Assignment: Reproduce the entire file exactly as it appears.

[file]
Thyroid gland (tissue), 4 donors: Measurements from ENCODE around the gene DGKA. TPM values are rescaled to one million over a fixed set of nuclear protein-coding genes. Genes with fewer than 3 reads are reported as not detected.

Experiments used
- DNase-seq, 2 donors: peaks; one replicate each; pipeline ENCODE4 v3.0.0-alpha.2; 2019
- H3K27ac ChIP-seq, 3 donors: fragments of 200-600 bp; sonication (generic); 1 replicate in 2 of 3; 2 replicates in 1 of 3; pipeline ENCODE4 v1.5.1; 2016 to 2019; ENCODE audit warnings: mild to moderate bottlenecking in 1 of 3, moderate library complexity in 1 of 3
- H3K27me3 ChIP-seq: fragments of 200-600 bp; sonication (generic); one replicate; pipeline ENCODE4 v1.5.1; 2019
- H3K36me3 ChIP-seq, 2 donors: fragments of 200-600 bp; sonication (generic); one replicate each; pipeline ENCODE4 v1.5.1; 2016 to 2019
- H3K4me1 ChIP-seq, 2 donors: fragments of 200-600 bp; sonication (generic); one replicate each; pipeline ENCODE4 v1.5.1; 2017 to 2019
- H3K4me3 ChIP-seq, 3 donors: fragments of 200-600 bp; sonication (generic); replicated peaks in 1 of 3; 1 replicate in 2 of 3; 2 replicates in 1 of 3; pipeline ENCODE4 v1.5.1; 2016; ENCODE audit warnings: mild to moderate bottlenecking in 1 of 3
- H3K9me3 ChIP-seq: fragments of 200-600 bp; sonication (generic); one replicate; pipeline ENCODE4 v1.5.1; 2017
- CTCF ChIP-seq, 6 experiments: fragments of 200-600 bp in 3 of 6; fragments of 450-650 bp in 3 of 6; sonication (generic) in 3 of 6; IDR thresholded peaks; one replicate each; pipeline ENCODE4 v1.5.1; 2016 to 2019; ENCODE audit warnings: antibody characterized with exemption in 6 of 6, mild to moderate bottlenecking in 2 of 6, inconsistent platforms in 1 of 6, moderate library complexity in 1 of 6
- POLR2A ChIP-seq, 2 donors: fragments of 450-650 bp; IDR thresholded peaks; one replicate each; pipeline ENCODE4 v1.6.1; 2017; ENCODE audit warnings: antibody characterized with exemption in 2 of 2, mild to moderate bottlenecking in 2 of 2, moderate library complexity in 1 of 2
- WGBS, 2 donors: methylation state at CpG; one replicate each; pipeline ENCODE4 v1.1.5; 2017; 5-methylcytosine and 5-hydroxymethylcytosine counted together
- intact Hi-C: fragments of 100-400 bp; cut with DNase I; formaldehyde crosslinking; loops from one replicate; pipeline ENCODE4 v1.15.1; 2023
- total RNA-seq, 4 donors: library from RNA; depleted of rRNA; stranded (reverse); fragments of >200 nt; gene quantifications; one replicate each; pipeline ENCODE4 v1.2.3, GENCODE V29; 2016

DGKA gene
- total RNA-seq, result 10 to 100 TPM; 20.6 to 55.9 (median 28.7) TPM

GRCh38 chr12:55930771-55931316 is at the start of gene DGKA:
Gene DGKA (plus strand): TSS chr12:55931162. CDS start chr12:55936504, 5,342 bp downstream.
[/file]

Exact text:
Thyroid gland (tissue), 4 donors: Measurements from ENCODE around the gene DGKA. TPM values are rescaled to one million over a fixed set of nuclear protein-coding genes. Genes with fewer than 3 reads are reported as not detected.

Experiments used
- DNase-seq, 2 donors: peaks; one replicate each; pipeline ENCODE4 v3.0.0-alpha.2; 2019
- H3K27ac ChIP-seq, 3 donors: fragments of 200-600 bp; sonication (generic); 1 replicate in 2 of 3; 2 replicates in 1 of 3; pipeline ENCODE4 v1.5.1; 2016 to 2019; ENCODE audit warnings: mild to moderate bottlenecking in 1 of 3, moderate library complexity in 1 of 3
- H3K27me3 ChIP-seq: fragments of 200-600 bp; sonication (generic); one replicate; pipeline ENCODE4 v1.5.1; 2019
- H3K36me3 ChIP-seq, 2 donors: fragments of 200-600 bp; sonication (generic); one replicate each; pipeline ENCODE4 v1.5.1; 2016 to 2019
- H3K4me1 ChIP-seq, 2 donors: fragments of 200-600 bp; sonication (generic); one replicate each; pipeline ENCODE4 v1.5.1; 2017 to 2019
- H3K4me3 ChIP-seq, 3 donors: fragments of 200-600 bp; sonication (generic); replicated peaks in 1 of 3; 1 replicate in 2 of 3; 2 replicates in 1 of 3; pipeline ENCODE4 v1.5.1; 2016; ENCODE audit warnings: mild to moderate bottlenecking in 1 of 3
- H3K9me3 ChIP-seq: fragments of 200-600 bp; sonication (generic); one replicate; pipeline ENCODE4 v1.5.1; 2017
- CTCF ChIP-seq, 6 experiments: fragments of 200-600 bp in 3 of 6; fragments of 450-650 bp in 3 of 6; sonication (generic) in 3 of 6; IDR thresholded peaks; one replicate each; pipeline ENCODE4 v1.5.1; 2016 to 2019; ENCODE audit warnings: antibody characterized with exemption in 6 of 6, mild to moderate bottlenecking in 2 of 6, inconsistent platforms in 1 of 6, moderate library complexity in 1 of 6
- POLR2A ChIP-seq, 2 donors: fragments of 450-650 bp; IDR thresholded peaks; one replicate each; pipeline ENCODE4 v1.6.1; 2017; ENCODE audit warnings: antibody characterized with exemption in 2 of 2, mild to moderate bottlenecking in 2 of 2, moderate library complexity in 1 of 2
- WGBS, 2 donors: methylation state at CpG; one replicate each; pipeline ENCODE4 v1.1.5; 2017; 5-methylcytosine and 5-hydroxymethylcytosine counted together
- intact Hi-C: fragments of 100-400 bp; cut with DNase I; formaldehyde crosslinking; loops from one replicate; pipeline ENCODE4 v1.15.1; 2023
- total RNA-seq, 4 donors: library from RNA; depleted of rRNA; stranded (reverse); fragments of >200 nt; gene quantifications; one replicate each; pipeline ENCODE4 v1.2.3, GENCODE V29; 2016

DGKA gene
- total RNA-seq, result 10 to 100 TPM; 20.6 to 55.9 (median 28.7) TPM

GRCh38 chr12:55930771-55931316 is at the start of gene DGKA:
Gene DGKA (plus strand): TSS chr12:55931162. CDS start chr12:55936504, 5,342 bp downstream.